Razer on Crocodile Dundee: Between a thong and a hard place

It has been 30 years since outback abomination Crocodile Dundee first fed a world of idiots its venomous fantasy. The film may stand unrivalled as the nation’s most profitable feature, but this does not excuse its several misdeeds which include (a) the depiction of white Australians as an easy people in-tune-with-nature (b) the justification for theft of Aboriginal property with the bromide “they don’t own the land, the land owns them” and, most significantly, (c) promotion of the “thong” cut in women’s swimwear.

Serious. What was with that thing wedged up Linda Kozlowski’s arse, and can you blame the crocodile who set upon her immediately after seeing this blight on all women?

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While it is true that the liberal fictions this work upheld were of a very noxious order, we can at least say that these were present in the culture before the film’s release. The thong, however, had been largely absent from the feminine wardrobe before this time and I feel that my gender is owed some sort of apology for the nuisance.

I remember visiting a Family Planning clinic as a teenager around 1986 and copping a caution from a good gynaecologist that the “thong” was not only very unflattering, even to the world’s best bottoms, but a guarantee of urogenital infection. “It’s a bridge for E. coli,” said the doctor, and she described the procession of bacteria from back to front. I have not since volunteered my most abject parts to this germ walkway.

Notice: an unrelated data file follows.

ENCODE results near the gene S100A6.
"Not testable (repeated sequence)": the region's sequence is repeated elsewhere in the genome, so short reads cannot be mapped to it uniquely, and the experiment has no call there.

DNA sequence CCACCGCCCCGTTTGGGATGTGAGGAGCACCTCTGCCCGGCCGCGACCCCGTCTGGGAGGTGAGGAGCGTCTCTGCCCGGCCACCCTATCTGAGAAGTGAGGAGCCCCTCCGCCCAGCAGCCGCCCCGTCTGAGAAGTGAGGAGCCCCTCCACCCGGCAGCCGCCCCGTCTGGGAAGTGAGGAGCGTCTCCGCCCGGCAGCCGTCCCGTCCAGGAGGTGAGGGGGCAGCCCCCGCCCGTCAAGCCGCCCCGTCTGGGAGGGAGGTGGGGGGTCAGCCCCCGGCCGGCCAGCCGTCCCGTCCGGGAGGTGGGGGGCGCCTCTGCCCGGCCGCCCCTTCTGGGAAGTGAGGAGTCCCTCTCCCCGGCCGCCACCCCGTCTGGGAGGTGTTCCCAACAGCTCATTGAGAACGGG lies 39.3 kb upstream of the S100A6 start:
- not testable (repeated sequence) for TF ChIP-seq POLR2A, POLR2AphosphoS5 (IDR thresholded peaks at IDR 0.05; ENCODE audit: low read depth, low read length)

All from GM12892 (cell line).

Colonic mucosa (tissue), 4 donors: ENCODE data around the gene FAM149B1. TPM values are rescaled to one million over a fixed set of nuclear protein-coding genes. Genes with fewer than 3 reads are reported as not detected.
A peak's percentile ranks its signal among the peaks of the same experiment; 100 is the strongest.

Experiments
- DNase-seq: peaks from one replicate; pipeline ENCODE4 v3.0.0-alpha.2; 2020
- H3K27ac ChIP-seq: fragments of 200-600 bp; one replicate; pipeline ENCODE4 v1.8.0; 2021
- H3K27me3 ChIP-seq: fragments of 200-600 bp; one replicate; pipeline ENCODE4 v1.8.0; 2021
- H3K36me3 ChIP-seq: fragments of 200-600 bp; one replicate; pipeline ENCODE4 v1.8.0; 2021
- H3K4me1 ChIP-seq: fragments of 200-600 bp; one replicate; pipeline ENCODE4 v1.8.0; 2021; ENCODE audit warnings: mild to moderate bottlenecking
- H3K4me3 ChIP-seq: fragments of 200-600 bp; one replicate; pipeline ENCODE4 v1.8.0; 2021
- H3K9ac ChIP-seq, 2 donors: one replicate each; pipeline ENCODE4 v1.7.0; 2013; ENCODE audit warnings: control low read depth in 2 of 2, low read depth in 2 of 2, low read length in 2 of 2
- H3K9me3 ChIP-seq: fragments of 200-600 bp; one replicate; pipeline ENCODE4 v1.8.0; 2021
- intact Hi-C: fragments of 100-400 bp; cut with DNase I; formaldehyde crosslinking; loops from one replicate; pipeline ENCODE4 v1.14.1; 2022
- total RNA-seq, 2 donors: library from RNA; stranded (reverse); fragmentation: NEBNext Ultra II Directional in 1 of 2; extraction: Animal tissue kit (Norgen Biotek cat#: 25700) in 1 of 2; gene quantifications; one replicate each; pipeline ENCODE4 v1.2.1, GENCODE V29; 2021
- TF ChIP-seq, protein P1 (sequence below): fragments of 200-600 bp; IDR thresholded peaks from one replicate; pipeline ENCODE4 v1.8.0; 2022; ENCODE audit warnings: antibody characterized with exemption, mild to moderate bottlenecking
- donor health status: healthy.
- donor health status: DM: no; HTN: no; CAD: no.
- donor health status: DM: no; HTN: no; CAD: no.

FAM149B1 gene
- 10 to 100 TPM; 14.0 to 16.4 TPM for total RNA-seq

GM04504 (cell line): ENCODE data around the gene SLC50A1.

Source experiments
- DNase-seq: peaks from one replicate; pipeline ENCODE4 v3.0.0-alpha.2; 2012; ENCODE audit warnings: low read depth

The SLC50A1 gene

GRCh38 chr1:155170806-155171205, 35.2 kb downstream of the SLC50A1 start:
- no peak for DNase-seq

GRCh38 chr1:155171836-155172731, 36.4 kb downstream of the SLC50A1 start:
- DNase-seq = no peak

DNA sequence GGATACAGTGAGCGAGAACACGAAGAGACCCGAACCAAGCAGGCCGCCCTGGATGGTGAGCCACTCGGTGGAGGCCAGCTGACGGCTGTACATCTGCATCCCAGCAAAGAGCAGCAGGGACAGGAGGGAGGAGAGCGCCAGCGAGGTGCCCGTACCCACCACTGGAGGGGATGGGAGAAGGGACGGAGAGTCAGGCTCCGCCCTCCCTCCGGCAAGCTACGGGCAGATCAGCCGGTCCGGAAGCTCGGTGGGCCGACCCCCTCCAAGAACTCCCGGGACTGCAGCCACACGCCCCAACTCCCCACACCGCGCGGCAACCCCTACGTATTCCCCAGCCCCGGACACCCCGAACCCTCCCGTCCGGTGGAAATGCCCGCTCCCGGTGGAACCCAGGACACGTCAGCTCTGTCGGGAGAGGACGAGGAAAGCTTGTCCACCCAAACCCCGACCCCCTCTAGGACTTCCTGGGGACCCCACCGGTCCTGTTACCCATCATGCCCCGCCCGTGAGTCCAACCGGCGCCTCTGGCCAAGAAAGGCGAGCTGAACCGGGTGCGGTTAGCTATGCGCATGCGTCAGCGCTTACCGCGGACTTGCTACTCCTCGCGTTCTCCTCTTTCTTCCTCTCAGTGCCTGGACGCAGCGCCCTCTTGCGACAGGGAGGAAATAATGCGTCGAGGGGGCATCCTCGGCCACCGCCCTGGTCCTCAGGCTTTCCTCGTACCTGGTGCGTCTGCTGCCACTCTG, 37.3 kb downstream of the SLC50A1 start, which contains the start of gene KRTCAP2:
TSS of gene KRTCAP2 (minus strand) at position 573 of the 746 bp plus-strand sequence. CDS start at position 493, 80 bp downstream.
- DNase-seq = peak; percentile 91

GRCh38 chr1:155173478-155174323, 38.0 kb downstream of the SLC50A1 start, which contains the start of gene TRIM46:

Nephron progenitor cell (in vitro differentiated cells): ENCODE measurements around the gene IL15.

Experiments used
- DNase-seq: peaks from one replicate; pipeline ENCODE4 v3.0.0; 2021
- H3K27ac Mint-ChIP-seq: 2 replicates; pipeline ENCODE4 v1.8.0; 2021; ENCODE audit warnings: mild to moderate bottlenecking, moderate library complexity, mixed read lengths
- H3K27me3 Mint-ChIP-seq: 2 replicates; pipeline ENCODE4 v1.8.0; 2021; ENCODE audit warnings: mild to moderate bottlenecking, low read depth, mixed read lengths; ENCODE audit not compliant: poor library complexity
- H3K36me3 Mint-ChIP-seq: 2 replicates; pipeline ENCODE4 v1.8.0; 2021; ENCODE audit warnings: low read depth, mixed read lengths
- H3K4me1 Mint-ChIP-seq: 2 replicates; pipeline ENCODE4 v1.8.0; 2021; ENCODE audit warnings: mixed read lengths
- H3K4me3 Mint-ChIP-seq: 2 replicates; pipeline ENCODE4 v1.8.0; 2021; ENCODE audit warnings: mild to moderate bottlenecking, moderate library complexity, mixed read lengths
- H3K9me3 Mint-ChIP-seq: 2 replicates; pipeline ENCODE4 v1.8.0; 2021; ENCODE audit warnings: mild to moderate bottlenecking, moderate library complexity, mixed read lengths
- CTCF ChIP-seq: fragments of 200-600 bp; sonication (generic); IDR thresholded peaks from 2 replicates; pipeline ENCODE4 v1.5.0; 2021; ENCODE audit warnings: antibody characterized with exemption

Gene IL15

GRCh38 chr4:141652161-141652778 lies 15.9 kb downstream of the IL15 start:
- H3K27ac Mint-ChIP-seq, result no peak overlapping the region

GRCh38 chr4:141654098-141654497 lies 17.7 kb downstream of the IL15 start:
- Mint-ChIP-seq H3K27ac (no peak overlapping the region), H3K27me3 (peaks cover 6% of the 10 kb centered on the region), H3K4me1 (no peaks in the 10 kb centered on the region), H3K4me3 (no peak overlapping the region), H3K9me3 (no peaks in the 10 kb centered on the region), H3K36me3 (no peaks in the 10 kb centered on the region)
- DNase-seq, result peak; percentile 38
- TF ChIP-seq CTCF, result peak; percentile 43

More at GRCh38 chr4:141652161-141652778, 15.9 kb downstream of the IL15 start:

But, much like the crawl of the microbe from anus to vagina, Crocodile Dundee persists on the soiled thong of history and reinfects the culture every few years. Most recently, last week when a number of outlets reported the possibility of a reboot.

With any luck, those multiple reports of a Hemsworth in the role of Mick Dundee’s son have no basis in fact. From a brief and very painful reading of news, it seems that the “rumours” of a remake were stirred only by the hopeful plea of a Northern Territory tourism official. Apparently, visits to Kakadu—a site in which I will never trek, as I understand from my female friends that its toilet-free tracks provide almost as much of a guarantee of vaginal illness as a swimsuit thong—peaked following the 1986 release of Crocodile Dundee: The Racistening. To revisit this flick, say tourism chiefs, would be to guarantee prosperity in the region.

My real work here is, of course, to compare the worst work of Paul Hogan to a disorder of the urinary tract. I have no real business suggesting other forms of economic stimulus for the Territory. However, I am feeling very itchy down there following these unhygienic reports, and so I cannot help but urge Federal and NT governments to consider a few other more sustainable moves before this shit show is remade.

1. A tax exclusion zone, as proposed by Kevin Rudd in the 2013 election, is one idea that merits investigation—let’s allow Google, Apple and other multinational tax dodgers to dodge their tax only in Capricornia.